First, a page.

If you want to see these in more clarity – the Config service logs these jobs to the CS.WorkItem table:

SELECT * FROM cs.workitem
ORDER BY WorkItemRowId DESC

You can filter these by Delta Sync or the daily Snapshot sync as well:

SELECT * FROM cs.workitem
WHERE WorkItemName like '%delta%'
ORDER BY WorkItemRowId DESC

SELECT * FROM cs.workitem
WHERE WorkItemName like '%snap%'
ORDER BY WorkItemRowId DESC

WorkItemStateId is the value of success or fail for the job.  It is normal to see some failures, for instance when multiple management servers try and execute the same job, some of those will fail, by design.

1    Running
10    Failed
12    Abandoned
15    Timed out
20    Succeeded

What we found – was one of the MP’s – the Dell Hardware MP – was consuming a large amount of SQL server CPU time, just to queries some standard Managed Type views in the database, many of these lasting over 10 minutes.

When we researched further, we found that the “Dell Windows Server (Detailed Edition)” management pack had been imported, and in the documentation there was no mention of scalability limitations.  However, we found in a much older (4.x) version of the documentation, Dell specifically states that they recommend the Detailed MP only for small environments, when the monitored server count is less than 300 agents!!!!  We had already discovered and were monitoring over 5000 Dell servers.

This massive discovery data influx was also causing Config Churn – and binding showing up as 2115 errors for discovery data:

Log Name:      Operations Manager
Source:        HealthService
Event ID:      2115
Computer:      managementserver.domain.com
Description:
A Bind Data Source in Management Group Production has posted items to the workflow, but has not received a response in 1510 seconds.  This indicates a performance or functional problem with the workflow.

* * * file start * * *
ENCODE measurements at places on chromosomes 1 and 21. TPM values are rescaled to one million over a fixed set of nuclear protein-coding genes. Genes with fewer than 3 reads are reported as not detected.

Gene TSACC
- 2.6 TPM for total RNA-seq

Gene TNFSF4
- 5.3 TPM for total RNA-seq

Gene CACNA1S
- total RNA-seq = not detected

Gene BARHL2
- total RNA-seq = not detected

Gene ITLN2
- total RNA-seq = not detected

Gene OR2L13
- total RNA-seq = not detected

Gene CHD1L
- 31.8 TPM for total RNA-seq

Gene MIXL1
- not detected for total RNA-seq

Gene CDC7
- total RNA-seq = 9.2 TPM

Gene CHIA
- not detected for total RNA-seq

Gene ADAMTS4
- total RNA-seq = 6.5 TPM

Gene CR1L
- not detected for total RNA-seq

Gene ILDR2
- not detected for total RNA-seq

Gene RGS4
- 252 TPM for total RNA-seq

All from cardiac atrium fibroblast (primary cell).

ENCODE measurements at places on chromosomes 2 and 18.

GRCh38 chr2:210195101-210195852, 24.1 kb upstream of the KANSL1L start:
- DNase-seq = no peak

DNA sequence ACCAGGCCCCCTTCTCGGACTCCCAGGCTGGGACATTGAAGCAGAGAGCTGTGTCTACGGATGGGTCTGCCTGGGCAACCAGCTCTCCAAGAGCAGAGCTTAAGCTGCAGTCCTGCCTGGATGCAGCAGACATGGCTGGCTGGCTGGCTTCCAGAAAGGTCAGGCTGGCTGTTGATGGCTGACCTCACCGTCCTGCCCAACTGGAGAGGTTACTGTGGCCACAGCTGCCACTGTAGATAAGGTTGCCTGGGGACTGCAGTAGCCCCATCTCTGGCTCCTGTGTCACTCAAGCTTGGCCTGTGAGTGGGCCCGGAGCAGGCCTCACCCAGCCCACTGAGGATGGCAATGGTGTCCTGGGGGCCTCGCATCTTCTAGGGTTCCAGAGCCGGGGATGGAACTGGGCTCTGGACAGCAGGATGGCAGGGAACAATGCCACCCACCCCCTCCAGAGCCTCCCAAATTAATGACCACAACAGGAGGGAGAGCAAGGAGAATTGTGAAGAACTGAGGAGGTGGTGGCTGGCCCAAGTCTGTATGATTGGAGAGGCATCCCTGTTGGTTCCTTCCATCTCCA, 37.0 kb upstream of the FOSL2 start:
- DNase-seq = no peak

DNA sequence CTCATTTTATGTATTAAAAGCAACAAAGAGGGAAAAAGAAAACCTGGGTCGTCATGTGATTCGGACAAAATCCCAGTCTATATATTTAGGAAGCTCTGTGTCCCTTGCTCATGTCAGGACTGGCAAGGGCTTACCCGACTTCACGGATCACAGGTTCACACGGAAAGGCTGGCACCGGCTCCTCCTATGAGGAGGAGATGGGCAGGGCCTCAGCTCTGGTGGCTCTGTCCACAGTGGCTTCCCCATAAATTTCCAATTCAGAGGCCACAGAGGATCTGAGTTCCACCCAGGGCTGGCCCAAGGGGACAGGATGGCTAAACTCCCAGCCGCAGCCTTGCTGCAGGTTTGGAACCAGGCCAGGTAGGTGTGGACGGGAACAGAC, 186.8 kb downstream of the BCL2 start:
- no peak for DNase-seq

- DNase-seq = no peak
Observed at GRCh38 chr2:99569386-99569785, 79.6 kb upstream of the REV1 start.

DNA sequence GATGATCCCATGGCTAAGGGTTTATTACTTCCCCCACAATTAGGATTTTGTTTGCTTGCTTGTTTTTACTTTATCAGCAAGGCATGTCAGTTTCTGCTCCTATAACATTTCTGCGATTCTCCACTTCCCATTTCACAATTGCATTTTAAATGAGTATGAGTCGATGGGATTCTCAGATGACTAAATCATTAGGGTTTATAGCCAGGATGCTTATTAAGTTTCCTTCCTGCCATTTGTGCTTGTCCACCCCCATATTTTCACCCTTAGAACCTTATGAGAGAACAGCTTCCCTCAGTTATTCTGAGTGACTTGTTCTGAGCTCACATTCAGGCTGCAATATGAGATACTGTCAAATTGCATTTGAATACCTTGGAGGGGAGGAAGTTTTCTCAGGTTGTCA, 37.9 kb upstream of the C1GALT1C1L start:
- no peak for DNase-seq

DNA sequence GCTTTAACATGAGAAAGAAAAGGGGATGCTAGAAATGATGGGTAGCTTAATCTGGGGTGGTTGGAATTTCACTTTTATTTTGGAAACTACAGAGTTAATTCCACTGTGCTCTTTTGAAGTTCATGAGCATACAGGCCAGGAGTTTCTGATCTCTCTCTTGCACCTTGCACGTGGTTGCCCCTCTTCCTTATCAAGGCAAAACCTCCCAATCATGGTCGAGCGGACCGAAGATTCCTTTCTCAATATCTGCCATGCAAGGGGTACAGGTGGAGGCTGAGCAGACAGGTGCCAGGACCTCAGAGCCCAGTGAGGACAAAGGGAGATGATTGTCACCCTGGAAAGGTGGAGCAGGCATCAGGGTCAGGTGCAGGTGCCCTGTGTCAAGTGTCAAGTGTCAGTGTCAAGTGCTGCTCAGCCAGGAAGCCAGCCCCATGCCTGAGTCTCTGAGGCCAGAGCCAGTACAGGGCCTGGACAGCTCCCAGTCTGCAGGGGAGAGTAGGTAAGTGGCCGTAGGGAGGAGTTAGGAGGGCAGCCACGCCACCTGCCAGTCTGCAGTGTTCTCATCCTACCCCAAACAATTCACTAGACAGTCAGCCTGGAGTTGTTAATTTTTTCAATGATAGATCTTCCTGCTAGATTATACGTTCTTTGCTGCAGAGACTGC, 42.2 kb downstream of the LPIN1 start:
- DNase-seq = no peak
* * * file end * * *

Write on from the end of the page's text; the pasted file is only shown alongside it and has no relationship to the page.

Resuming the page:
Workflow Id : Microsoft.SystemCenter.CollectDiscoveryData
Instance    : managementserver.domain.com
Instance Id : {B3FA7F2F-3D4A-236D-D3FD-119B3E01C3E3}

So, just delete the MP, right?

Well, lets talk about what must happen when we delete an MP.  When you right click an MP in the console to delete it, we must first delete any discovered instances of any classes defined in that MP.  (Such as an instance of “Dell Server BIOS”.)  In order to delete an instance of a class, we must first also delete ALL monitoring data associated with that instance.  And I don’t mean just simply mark it as “deleted” in the database.  It must actually be deleted transactionally from the tables.  This means all alerts, all monitor based state changes, all events, all performance data, etc.  This can be MASSIVE overhead.

What we actually experienced, is the console locking up, we could track the SQL statements trying to delete the management pack and all the instance data, however this would time out eventually and never return anything to the console.  It would just go away, all the while our MP still existed.

So what can we do?

Well, we do have a possible solution…. in the Remove-SCOMDisabledClassInstance PowerShell commandlet.  This cmdlet allows us to delete the discovered instance data methodically, and slowly.  What this cmdlet does, is to delete any discovered instances in the management group, where that instance’s discovery is explicitly disabled via override.